Change search
Refine search result
1 - 12 of 12
CiteExportLink to result list
Permanent link
Cite
Citation style
  • apa
  • harvard1
  • ieee
  • modern-language-association-8th-edition
  • vancouver
  • Other style
More styles
Language
  • de-DE
  • en-GB
  • en-US
  • fi-FI
  • nn-NO
  • nn-NB
  • sv-SE
  • Other locale
More languages
Output format
  • html
  • text
  • asciidoc
  • rtf
Rows per page
  • 5
  • 10
  • 20
  • 50
  • 100
  • 250
Sort
  • Standard (Relevance)
  • Author A-Ö
  • Author Ö-A
  • Title A-Ö
  • Title Ö-A
  • Publication type A-Ö
  • Publication type Ö-A
  • Issued (Oldest first)
  • Issued (Newest first)
  • Created (Oldest first)
  • Created (Newest first)
  • Last updated (Oldest first)
  • Last updated (Newest first)
  • Disputation date (earliest first)
  • Disputation date (latest first)
  • Standard (Relevance)
  • Author A-Ö
  • Author Ö-A
  • Title A-Ö
  • Title Ö-A
  • Publication type A-Ö
  • Publication type Ö-A
  • Issued (Oldest first)
  • Issued (Newest first)
  • Created (Oldest first)
  • Created (Newest first)
  • Last updated (Oldest first)
  • Last updated (Newest first)
  • Disputation date (earliest first)
  • Disputation date (latest first)
Select
The maximal number of hits you can export is 250. When you want to export more records please use the Create feeds function.
  • 1.
    Bazooyar, Faranak
    et al.
    University of Borås, Faculty of Textiles, Engineering and Business.
    Bohlén, Martin
    University of Borås, Faculty of Textiles, Engineering and Business.
    Bolton, Kim
    University of Borås, Faculty of Textiles, Engineering and Business.
    Computational Studies of Water and Carbon Dioxide Interactions with Cellobiose2015In: Journal of Molecular Modeling, ISSN 1610-2940, E-ISSN 0948-5023, Vol. 21, p. 2553-Article in journal (Refereed)
    Abstract [en]

    B3LYP/6-311++G** with dispersion correction (DFT-D) was used to study local and global minimum energy structures of water (H2O) or carbon dioxide (CO2) bonding with a pair of cellobiose molecules. The calculations showed that neither the H2O nor the CO2 prefer to be between the cellobiose molecules, and that the minimum energy structures occur when these molecules bond to the outer surface of the cellobiose pair. The calculations also showed that the low energy structures have a larger number of inter-cellobiose hydrogen bonds than the high energy structures. These results indicate that penetration of H2O or CO2 between adjacent cellobiose pairs, which would assist steam or supercritical CO2 (SC-CO2) explosion of cellulose, is not energetically favored. Comparison of the energies obtained with DFT-D and DFT (the same method but without dispersion correction) show that both hydrogen bonds and van der Waals interactions play an important role in cellobiose-cellobiose interactions.

  • 2.
    Bohlén, Martin
    et al.
    University of Borås, School of Engineering.
    Bolton, Kim
    University of Borås, School of Engineering.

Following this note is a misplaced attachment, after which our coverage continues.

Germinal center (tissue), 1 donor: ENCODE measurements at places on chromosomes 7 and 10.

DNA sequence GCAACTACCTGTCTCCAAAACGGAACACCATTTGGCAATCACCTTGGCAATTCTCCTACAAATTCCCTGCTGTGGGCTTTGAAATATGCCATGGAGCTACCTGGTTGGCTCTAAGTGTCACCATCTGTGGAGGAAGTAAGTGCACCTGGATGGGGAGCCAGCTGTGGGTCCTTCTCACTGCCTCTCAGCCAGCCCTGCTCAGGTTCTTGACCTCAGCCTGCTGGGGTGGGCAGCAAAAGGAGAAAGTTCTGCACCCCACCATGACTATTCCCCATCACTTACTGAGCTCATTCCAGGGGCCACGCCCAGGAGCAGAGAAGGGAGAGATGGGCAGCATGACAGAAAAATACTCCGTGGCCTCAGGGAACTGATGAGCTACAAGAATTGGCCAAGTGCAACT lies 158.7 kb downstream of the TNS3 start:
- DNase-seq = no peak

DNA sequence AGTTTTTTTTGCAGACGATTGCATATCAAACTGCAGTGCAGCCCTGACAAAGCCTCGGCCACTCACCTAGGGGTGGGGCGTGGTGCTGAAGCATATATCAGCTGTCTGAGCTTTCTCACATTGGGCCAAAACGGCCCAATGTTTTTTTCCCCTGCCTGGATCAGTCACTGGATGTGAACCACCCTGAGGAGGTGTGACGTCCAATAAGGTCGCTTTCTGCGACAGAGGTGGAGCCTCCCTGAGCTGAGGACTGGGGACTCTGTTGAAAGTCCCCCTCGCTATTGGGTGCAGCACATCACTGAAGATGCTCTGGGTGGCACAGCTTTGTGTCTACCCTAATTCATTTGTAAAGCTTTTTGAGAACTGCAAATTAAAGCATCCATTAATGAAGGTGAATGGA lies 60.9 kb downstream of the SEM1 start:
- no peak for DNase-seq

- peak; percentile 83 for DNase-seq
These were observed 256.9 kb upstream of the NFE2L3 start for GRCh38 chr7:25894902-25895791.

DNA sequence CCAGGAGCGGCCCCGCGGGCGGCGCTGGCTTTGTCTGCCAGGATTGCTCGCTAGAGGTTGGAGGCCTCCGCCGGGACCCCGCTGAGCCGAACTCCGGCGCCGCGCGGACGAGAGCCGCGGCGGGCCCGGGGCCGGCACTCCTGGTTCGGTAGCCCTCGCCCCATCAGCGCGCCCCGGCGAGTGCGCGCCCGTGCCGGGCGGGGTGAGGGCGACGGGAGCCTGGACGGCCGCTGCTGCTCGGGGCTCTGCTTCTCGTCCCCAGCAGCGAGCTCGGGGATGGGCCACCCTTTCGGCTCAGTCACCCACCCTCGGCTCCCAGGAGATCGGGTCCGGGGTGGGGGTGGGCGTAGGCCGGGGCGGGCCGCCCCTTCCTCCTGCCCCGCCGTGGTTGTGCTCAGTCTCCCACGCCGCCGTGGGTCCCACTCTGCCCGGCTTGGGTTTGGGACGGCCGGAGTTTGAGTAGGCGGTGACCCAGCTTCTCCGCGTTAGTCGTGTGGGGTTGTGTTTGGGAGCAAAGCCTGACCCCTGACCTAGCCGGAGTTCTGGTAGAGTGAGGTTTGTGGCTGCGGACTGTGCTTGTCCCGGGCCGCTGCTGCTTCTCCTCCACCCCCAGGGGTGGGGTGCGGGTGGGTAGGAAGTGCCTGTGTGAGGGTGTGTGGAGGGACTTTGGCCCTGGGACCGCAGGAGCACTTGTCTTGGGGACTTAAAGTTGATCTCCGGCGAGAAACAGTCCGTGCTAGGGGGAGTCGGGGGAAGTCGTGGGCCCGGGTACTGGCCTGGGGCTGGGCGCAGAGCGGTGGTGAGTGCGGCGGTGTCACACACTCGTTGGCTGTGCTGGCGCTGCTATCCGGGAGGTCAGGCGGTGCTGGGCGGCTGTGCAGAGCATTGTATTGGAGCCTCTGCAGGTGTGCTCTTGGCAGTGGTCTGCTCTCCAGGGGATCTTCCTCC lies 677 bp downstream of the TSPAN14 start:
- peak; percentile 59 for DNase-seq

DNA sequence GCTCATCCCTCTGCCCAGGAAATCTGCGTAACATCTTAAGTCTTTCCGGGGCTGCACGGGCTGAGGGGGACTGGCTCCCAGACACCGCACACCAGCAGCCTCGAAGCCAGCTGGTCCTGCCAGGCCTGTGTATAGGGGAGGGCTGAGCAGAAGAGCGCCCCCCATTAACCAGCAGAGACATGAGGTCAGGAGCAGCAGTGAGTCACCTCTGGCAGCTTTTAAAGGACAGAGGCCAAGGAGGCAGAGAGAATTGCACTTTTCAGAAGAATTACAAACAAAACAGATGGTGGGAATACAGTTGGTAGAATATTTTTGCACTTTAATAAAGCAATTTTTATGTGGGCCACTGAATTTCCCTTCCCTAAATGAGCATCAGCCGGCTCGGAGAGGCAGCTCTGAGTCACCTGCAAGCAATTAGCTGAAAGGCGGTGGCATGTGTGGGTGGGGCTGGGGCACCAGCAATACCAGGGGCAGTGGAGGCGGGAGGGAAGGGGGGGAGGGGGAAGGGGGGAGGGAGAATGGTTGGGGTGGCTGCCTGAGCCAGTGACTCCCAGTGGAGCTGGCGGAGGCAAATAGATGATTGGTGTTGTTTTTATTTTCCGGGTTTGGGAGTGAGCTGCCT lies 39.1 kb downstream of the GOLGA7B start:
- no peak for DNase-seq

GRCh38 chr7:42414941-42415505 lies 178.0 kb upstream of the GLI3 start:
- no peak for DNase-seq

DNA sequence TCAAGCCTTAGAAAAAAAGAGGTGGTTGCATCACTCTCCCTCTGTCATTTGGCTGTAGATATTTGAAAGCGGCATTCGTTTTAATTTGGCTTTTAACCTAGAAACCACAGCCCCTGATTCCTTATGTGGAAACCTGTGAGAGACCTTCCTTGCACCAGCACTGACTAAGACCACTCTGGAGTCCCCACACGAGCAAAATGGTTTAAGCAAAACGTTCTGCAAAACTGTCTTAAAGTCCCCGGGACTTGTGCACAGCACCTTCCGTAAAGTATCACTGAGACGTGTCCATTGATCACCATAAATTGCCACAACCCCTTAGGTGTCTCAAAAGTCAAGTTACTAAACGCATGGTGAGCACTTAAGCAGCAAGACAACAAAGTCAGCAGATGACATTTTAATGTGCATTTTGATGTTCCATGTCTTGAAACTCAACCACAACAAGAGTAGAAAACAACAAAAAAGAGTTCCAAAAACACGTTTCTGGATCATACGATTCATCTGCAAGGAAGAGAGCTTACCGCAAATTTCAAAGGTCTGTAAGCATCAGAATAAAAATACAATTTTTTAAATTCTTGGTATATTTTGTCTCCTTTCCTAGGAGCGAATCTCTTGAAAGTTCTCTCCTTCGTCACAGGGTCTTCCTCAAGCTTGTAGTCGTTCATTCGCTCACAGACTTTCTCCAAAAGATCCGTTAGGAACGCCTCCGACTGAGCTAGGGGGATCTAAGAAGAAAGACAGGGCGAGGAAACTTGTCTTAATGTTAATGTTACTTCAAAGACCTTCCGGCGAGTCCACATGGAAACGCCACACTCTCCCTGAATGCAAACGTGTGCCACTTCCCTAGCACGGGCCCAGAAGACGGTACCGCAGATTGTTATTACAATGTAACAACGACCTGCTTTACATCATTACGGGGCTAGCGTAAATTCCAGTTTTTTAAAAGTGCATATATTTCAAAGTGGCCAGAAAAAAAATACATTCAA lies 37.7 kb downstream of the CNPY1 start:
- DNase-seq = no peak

Conformational studies of poly(vinylidene fluoride), poly(trifluoroethylene) and poly(vinylidene fluoride-co-trifluoroethylene) using density functional theory2014In: Physical Chemistry, Chemical Physics - PCCP, ISSN 1463-9076, E-ISSN 1463-9084, Vol. 16, no 25, p. 12929-12939Article in journal (Refereed)
    Abstract [en]

    Different conformations of systems consisting of poly(vinylidene fluoride) (PVDF), poly(trifluoroethylene) (PTrFE) and poly(vinylidene fluoride-co-trifluoroethylene) (P(VDF-TrFE)) were investigated using density functional theory with dispersion correction. It was found that the trans-gauche-trans-gauche´ (TGTG´) conformation of a single PVDF chain is the lowest energy conformer. Crystals of PVDF were modelled using between two to five chains with up to 12 repeat units in each chain and, in agreement with experiment, structures comprised partly or completely of chains with the TGTG´ conformation are more stable than structures built up from chains with all-trans (TTTT) conformation. This indicates that an all-trans segment or chain will not induce the growth of a larger crystal with the same chain conformations. In contrast, the energetically preferred structure of PTrFE chains is an all-trans (TTTT) conformation, and the results indicate that copolymerization of vinylidene fluoride with trifluoroethylene can facilitate the formation of the all-trans PVDF conformations. This is probably due to increased intramolecular repulsion between the fluorine atoms and an increased intermolecular attraction in the crystal structure.

  • 3.
    Bohlén, Martin
    et al.
    University of Borås, School of Engineering.
    Bolton, Kim
    University of Borås, School of Engineering.
    Effect of single wall carbon nanotubes on the conformation of Poly(vinylidene fluoride)2014In: Quantum Matter, ISSN 2164-7615, Vol. 3, no 4, p. 339-343Article in journal (Refereed)
    Abstract [en]

    Structures consisting of single Poly(vinylidene fluoride) (PVDF) chains, single wall carbon nanotubes (SWCNTs), a PVDF chain interacting with a SWCNT and of five PVDF chains arranged to resemble the α and β crystal structures of PVDF were evaluated using geometry optimizations and single point energy calculations. Density functional theory with dispersion correction was used for all calculations. The conformer of PVDF is the lowest energy structure, irrespective of whether the SWCNT is present or not. Interaction with the SWCNT reduces the energy difference between the β and α conformers by approximately 30%, indicating that SWCNTs can increase the relative amount of the β conformers at higher temperatures. However, even in the presence of the SWCNT this energy difference is approximately 1.67 kcal/mol per –CH2CF2– repeat unit, which is larger than kT at 300 K (0.6 kcal/mol). Hence, the presence of the SWCNTs is not expected to substantially increase the relative amount of the β conformers at these conditions. Compression of the α and β crystal structures, which occurs during fibre extrusion, and which may be increased if nanoparticles are present in the polymer matrix, further decreases the energy difference between the β and α conformers but only to a very small extent at pressures relevant to fibre extrusion.